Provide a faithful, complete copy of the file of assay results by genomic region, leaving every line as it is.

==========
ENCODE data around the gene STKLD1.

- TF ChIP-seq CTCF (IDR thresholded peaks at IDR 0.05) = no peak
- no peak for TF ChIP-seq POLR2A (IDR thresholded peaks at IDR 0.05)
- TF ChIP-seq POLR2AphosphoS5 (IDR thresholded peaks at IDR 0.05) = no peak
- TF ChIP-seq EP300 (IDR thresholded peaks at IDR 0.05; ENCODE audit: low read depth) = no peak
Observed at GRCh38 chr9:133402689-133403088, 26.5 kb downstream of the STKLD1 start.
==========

ENCODE data around the gene STKLD1.

- TF ChIP-seq CTCF (IDR thresholded peaks at IDR 0.05) = no peak
- no peak for TF ChIP-seq POLR2A (IDR thresholded peaks at IDR 0.05)
- TF ChIP-seq POLR2AphosphoS5 (IDR thresholded peaks at IDR 0.05) = no peak
- TF ChIP-seq EP300 (IDR thresholded peaks at IDR 0.05; ENCODE audit: low read depth) = no peak
Observed at GRCh38 chr9:133402689-133403088, 26.5 kb downstream of the STKLD1 start.